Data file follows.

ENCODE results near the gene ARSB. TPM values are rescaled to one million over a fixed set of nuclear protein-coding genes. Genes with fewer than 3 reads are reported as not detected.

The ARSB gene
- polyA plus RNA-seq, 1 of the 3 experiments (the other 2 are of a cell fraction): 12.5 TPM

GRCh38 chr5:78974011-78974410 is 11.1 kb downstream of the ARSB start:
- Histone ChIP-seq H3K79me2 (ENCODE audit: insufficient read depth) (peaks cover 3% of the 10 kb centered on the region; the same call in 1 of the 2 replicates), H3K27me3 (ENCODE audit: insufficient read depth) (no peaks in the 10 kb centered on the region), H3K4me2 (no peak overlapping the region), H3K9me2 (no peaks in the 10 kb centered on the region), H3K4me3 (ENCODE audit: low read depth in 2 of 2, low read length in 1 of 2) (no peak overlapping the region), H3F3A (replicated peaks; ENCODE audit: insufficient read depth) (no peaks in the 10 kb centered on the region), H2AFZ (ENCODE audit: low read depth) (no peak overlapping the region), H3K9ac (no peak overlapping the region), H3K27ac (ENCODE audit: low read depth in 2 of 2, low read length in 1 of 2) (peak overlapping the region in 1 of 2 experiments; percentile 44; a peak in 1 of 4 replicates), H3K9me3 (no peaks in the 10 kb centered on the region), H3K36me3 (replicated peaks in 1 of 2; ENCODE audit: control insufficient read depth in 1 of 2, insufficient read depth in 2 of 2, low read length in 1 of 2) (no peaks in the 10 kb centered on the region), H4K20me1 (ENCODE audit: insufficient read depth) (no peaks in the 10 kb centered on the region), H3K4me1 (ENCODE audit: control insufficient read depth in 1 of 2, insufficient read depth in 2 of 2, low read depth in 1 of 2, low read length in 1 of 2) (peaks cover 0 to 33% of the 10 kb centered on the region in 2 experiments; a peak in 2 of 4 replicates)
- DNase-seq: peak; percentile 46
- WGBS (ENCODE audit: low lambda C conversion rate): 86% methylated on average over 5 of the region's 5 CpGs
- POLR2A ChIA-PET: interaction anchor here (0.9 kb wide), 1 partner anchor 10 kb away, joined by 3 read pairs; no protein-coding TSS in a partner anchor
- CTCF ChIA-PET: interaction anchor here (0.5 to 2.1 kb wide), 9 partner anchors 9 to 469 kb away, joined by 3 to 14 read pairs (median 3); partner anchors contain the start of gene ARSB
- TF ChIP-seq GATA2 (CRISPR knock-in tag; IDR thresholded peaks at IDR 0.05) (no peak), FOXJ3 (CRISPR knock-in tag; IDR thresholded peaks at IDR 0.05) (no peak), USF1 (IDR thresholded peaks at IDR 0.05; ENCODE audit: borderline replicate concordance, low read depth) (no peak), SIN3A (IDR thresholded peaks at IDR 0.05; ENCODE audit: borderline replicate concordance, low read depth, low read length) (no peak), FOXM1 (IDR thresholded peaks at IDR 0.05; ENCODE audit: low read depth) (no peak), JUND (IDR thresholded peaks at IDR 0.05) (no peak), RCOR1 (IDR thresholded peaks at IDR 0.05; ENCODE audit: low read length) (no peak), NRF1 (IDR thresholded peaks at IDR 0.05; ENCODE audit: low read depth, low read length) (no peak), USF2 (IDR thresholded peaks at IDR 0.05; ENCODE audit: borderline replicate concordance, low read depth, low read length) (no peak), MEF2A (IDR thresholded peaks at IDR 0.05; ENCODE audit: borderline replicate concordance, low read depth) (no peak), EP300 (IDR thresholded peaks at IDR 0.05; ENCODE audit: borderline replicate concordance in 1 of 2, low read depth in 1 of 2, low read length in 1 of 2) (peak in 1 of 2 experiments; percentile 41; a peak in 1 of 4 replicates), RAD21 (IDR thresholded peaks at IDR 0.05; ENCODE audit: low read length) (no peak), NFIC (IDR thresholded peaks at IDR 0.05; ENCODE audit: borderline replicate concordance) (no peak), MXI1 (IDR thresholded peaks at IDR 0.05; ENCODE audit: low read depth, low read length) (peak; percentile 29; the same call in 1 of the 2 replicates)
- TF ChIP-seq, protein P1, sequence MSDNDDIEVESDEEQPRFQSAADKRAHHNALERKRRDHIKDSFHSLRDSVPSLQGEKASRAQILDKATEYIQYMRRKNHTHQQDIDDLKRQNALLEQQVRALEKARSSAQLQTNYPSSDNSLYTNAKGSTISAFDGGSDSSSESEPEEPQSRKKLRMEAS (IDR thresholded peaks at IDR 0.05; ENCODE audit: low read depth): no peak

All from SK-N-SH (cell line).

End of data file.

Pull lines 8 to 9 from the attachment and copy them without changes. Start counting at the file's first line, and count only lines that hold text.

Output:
- POLR2A ChIA-PET: interaction anchor here (0.9 kb wide), 1 partner anchor 10 kb away, joined by 3 read pairs; no protein-coding TSS in a partner anchor
- CTCF ChIA-PET: interaction anchor here (0.5 to 2.1 kb wide), 9 partner anchors 9 to 469 kb away, joined by 3 to 14 read pairs (median 3); partner anchors contain the start of gene ARSB